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Ukrainian President's Millions In Book Fees Raise Eyebrows

Viktor Yanukovych is not only president of Ukraine but the country's best-paid author as well, according to a recent declaration on his website.
Viktor Yanukovych is not only president of Ukraine but the country's best-paid author as well, according to a recent declaration on his website.
KYIV -- Ukrainian President Viktor Yanukovych has never been known as a man of letters.

He famously misspelled "professor" when listing his academic title during a failed presidential bid and once praised the residents of Lviv for their remarkable "genocides" when he actually meant to say "gene pools."

And in December 2010, he momentarily forgot the Ukrainian word for fir tree -- "yalynka" -- falling back on the Russian "yolka" instead.

So it's come as a surprise to some that the notoriously ineloquent Yanukovych has emerged as Ukraine's best-paid author.

An income declaration published on his presidential website claims that in 2011 Yanukovych earned more than 16.4 million hryvnyas ($2 million) in copyright fees for numerous books, including "A Year in Opposition," "A Year in Office," and "How Ukraine Should Live Further," as well as any books he may pen in the future.

With that $2 million payout -- courtesy of the Donetsk-based publisher Noviy Svit -- Yanukovych's single-year earnings put him comfortably in the ranks of another presidential author, Barack Obama, who earned $2.5 million in royalties from his books in 2008, the year of his election as U.S. president.

Not surprisingly, it also makes Yanukovych one of the highest-paid authors in Ukraine, a country where the average salary is just $300 a month.

Irene Rozdobudko, an award-winning Ukrainian journalist and author of such novels as "The Lost Button," says she finds Yanukovych's reported book earnings hard to believe.

"In Ukraine, this situation is impossible for any writer because authors' fees and royalties are very small," Rozdobudko says. "This is an example of our corruption. We have authors who are on a level with William Faulkner, who are recognized around the world. But I don't think they've ever been paid so much."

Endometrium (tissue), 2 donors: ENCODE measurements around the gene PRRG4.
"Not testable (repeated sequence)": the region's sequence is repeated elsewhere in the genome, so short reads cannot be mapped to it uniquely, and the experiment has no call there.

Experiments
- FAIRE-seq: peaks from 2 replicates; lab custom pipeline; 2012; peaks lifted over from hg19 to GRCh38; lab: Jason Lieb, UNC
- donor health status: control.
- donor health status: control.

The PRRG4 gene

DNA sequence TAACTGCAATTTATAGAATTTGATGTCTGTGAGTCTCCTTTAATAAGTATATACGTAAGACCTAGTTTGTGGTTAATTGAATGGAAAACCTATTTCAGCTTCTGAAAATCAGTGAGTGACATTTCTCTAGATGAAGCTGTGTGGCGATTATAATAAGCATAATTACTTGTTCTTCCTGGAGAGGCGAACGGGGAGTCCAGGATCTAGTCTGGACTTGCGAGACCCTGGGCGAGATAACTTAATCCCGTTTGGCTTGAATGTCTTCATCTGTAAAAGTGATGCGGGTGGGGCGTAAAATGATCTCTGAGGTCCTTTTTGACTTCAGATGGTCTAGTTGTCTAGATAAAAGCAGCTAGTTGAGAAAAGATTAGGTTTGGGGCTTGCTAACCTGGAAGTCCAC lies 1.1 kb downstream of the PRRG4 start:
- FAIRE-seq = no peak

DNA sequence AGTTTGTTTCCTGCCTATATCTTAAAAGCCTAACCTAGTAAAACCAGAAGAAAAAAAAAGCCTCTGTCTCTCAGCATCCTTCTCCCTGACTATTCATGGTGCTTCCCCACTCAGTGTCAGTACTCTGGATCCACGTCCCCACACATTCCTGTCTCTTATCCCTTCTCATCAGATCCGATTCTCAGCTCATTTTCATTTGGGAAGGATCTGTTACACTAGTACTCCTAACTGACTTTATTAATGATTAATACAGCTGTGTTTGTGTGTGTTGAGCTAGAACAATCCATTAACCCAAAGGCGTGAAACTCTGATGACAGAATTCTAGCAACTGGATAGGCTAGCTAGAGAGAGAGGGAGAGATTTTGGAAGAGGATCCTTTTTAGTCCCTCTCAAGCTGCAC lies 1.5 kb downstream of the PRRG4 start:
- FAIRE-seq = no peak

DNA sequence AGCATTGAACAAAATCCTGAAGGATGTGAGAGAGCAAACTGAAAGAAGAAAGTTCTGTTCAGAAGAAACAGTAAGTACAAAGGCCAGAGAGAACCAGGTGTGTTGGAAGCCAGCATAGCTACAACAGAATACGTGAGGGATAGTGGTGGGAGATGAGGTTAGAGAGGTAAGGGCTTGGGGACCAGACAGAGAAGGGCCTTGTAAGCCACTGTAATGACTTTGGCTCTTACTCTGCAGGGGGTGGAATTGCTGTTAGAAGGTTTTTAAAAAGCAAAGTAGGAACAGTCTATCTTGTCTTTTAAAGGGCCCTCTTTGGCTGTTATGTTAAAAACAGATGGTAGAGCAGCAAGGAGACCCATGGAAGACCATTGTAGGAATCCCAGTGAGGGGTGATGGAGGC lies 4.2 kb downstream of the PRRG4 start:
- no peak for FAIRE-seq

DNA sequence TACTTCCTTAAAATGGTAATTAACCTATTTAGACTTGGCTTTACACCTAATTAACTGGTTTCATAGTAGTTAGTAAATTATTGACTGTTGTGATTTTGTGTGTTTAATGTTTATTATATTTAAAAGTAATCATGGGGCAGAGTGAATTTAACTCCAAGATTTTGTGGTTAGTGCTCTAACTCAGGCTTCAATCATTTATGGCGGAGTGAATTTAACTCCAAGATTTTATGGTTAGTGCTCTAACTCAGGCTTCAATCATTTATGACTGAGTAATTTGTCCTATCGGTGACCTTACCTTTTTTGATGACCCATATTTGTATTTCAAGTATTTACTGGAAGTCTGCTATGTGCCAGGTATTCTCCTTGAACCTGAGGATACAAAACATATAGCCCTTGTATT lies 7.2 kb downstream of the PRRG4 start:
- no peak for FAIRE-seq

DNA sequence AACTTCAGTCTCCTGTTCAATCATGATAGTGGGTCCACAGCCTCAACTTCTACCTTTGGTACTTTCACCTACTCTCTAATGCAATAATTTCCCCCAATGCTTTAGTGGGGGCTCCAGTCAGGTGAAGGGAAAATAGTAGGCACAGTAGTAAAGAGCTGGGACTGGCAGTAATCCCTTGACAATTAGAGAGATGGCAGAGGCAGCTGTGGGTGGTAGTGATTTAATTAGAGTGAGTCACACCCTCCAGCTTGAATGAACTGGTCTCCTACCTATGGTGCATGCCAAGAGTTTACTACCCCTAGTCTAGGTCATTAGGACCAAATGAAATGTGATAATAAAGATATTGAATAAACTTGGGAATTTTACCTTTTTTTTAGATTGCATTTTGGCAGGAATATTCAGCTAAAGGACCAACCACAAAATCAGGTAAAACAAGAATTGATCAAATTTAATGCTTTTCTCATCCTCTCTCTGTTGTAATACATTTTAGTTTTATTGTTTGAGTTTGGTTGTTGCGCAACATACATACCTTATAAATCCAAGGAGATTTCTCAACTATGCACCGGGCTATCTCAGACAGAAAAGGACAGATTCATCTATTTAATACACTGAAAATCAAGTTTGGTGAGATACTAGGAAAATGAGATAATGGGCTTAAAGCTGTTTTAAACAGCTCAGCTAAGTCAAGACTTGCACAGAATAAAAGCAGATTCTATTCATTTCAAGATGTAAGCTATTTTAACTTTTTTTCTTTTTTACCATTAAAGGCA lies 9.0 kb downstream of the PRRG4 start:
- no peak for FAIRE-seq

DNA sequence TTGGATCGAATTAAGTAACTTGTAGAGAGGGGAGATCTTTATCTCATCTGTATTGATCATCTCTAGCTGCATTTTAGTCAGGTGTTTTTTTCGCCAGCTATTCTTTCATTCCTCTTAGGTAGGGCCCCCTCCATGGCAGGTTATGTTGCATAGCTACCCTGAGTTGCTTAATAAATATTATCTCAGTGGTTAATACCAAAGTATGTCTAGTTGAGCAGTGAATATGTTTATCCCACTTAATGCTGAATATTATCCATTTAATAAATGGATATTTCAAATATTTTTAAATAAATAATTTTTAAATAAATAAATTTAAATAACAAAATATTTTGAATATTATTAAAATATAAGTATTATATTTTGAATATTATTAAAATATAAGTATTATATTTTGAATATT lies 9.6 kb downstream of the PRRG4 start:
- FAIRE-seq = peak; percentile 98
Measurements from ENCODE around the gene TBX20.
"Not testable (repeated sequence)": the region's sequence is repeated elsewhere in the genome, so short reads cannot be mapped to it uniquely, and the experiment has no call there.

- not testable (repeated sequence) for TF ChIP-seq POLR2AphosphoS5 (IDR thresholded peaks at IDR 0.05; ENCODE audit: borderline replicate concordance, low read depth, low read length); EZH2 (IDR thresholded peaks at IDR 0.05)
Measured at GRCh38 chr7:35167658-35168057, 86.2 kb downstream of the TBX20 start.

'Did He Write A Single Line?'

Yanukovych, whose hardscrabble upbringing and early criminal convictions have led to more contemporary claims of corrupt privatization deals and abuse of office, has attempted to deflect attention from his $2 million paycheck by announcing plans to contribute his literary earnings to charity.

On April 15, Yanukovych said his profits would be used exclusively to help "sick people, and primarily children."

Presidential largesse aside, many writers say they remain perplexed by Yanukovych's earnings because of the deeply dubious quality of his writing.

His most recent book, an English-language paean to Ukraine's investment possibilities called "Opportunity Ukraine," caused ripples following its release last autumn after entire portions of the book appeared to be plagiarized.

Andriy Kokotyukha, a screenwriter and the author of popular detective novels and a series of books for teens, says he's skeptical that the president ever set fingers to keyboard during the creation of his books.

"I'm not sure [Yanukovych] wrote a single line himself," Kokotyukha says. "But if he patented all of his gaffes, such as 'yolka,' and received royalties every time they were used, then he would make much more than 16 million hryvnyas."

A Copy For Everyone!

Allies of Yanukovych have defended his outsize earnings as legitimate, saying Ukraine operates according to a market economy and that no publishing house would make payouts without a guaranteed return.

But others say they question who, precisely, is buying Yanukovych's books. Ukrainian bookstores rarely carry the presidential tomes, and in the case of "Opposition Ukraine," at least one determined reader had to travel to the Vienna-based publisher to track down a copy. ("Opposition Ukraine," as opposed to Yanukovych's other books, was not published by Noviy Svit.)

Vasyl Shklyar, whose 2011 novel "Black Raven" looks at the Ukrainian resistance movement in the 1920s, says there is one way -- albeit a not very realistic one -- in which Yanukovych could, in fact, have legitimately earned his $2 million paycheck.

"To make so much money in royalties, he would have to sell two copies of his book to every Ukrainian, including children, old people, and blind people," Shklyar says.

Written by Daisy Sindelar in Prague, based on reporting by Yevhen Solonyna in Kyiv